In the landmark case of State Bank of India v. Sundara Money, the Supreme Court adopted the literal meaning of retrenchment, which is exhaustive and comprehensive, and held that the expression “for any reason whatsoever” was very wide and admitted almost no exceptions to it. Therefore, the word retrenchment means termination of a worker’s services for any reason whatsoever other than those specified in section 2(oo) of the Industrial Dispute Act (IDA), 1947.
Chapter V-A of the IDA requires an establishment employing 50 or more workers, in case of valid retrenchment to provide the workers with 30 days’ notice and 15 days’ pay for every year of continuous work by the workmen at the firm. In case of closure or sale, it must fulfil the same conditions unless the successor takes on these obligations. For an establishment employing 100 or more workers, the IDA, under Chapter V-B, requires prior permission from the Government before the firm’s closure or retrenchment.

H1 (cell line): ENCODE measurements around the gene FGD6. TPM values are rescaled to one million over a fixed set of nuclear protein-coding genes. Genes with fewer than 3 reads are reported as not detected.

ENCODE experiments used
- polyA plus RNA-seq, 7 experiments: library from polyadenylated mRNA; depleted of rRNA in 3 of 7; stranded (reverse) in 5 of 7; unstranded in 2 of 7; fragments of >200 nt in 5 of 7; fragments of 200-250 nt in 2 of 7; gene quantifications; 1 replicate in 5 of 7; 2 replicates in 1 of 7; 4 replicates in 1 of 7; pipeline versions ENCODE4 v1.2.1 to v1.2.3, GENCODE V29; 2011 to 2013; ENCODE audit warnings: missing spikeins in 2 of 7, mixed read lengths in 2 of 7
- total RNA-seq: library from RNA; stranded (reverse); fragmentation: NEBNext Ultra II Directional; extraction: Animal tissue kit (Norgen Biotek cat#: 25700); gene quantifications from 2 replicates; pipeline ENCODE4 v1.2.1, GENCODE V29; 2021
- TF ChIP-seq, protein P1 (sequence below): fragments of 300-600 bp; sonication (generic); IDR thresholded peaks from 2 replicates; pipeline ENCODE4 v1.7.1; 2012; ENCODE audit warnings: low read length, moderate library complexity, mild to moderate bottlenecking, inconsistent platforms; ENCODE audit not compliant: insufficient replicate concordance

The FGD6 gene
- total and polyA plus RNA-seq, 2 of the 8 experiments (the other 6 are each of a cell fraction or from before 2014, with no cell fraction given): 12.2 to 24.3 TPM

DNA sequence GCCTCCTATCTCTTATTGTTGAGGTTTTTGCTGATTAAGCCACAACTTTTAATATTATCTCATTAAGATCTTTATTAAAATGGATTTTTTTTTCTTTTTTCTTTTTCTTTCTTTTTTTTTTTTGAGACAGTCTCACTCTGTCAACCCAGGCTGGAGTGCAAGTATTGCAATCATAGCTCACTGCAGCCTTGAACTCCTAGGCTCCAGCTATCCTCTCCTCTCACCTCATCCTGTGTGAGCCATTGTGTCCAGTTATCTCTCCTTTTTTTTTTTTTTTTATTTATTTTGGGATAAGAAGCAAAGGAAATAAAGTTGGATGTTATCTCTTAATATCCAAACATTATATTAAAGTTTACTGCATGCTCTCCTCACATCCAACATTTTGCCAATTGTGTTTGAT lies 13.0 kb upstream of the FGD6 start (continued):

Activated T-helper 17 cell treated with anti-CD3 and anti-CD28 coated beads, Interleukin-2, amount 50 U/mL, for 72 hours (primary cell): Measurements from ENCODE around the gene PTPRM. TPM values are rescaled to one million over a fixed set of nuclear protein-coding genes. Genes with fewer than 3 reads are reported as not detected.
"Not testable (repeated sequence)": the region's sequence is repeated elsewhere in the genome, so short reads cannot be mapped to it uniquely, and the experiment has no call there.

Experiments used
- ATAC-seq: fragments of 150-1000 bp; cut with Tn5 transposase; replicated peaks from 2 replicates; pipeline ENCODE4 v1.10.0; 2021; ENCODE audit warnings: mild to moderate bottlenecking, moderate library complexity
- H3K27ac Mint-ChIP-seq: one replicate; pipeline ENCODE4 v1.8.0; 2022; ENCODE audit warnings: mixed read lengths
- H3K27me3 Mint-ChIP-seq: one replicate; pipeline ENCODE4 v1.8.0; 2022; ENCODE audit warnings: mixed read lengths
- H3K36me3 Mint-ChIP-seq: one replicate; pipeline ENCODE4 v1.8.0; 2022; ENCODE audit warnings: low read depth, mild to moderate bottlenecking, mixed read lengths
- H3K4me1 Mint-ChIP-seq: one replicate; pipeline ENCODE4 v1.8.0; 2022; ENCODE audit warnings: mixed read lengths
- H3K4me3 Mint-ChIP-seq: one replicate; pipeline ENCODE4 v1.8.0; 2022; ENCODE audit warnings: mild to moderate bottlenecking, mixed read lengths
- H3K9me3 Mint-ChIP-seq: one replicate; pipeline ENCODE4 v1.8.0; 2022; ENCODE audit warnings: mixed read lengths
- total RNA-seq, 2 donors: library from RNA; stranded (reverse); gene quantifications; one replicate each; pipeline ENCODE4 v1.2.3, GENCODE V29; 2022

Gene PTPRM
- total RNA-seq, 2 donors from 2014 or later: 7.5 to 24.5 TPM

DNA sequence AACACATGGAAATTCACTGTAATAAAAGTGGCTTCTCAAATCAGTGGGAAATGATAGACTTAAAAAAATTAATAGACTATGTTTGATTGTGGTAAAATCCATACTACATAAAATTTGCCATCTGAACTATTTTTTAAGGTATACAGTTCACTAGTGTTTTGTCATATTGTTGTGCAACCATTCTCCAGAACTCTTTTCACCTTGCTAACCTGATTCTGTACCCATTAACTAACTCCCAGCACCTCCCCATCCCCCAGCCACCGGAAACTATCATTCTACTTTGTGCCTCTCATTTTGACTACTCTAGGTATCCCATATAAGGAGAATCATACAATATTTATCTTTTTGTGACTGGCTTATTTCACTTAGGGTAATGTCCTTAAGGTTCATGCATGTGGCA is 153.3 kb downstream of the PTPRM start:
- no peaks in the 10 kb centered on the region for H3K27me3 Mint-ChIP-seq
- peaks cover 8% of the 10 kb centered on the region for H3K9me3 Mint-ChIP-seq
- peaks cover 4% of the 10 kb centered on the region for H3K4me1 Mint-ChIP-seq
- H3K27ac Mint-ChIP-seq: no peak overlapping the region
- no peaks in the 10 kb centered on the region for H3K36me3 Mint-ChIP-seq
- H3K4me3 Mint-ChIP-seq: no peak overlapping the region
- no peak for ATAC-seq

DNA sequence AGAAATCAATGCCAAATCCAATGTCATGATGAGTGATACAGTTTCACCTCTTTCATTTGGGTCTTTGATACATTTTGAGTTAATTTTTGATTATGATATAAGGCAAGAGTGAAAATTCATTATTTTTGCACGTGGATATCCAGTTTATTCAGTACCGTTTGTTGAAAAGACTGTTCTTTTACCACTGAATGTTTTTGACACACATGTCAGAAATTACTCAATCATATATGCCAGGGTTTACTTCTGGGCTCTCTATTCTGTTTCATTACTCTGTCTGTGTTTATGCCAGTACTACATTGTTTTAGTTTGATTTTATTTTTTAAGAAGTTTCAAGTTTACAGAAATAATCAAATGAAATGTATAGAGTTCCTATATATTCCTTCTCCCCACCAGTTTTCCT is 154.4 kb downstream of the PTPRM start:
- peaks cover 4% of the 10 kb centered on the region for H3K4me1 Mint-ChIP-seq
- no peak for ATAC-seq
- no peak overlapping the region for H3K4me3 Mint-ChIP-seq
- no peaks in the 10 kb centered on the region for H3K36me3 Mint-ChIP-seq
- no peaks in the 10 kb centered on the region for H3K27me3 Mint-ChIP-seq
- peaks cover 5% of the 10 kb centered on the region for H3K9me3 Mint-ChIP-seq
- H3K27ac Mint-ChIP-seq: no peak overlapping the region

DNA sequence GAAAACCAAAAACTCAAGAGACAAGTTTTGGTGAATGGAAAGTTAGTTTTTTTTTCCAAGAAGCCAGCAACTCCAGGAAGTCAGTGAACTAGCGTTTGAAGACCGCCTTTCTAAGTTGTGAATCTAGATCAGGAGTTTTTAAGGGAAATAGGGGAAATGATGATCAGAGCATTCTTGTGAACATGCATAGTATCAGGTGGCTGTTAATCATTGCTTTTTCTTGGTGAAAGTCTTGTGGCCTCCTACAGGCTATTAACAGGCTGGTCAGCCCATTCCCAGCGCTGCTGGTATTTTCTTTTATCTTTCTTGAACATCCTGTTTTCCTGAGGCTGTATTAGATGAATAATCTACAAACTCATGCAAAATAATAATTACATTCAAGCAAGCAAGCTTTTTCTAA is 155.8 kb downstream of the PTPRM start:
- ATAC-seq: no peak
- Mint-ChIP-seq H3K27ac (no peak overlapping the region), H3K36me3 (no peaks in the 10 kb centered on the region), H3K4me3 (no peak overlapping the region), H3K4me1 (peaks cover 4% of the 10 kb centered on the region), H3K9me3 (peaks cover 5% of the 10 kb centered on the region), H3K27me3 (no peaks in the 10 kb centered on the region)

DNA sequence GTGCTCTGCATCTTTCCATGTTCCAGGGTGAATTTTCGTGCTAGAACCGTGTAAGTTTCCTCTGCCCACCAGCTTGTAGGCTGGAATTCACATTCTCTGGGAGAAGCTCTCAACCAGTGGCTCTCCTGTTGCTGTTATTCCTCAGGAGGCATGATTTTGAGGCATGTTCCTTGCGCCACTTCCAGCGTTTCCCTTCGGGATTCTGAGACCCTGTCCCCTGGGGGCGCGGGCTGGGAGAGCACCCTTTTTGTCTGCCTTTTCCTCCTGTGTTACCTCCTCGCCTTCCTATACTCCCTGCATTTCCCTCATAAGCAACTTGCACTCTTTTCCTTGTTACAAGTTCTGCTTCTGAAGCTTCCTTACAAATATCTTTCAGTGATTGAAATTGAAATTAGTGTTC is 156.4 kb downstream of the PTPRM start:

The procedure of retrenchment has been given under Section 25G. It is when any workman in an industrial establishment, who is a citizen of India, is to be retrenched and he belongs to a particular category of workmen in that establishment, than in the absence of any such agreement between the employer and the workman in this behalf, the employer shall ordinarily retrench the workman who was the last person to be employed in that category, unless for reasons to be recorded the employer retrenches any other workman. Section 25F of the IDA provides mandatory conditions for retrenchment of workers. It prescribes conditions to be obeyed for terminating services without conferring any right on the worker for permanent absorption. Any employee working in a firm for 240 days or more in the previous 12 months can in principle claim retrenchment compensation.
The employers in India have responded to the restrictive retrenchment laws in several ways including the greater use of contract, temporary and/or casual labour, the use of golden handshakes and setting up of production in the States where labour is not organized. The Government is pursuing privatization and disinvestment. Any anomaly in retrenchment laws, which addresses the basic functioning of companies, needs the immediate attention of lawmakers.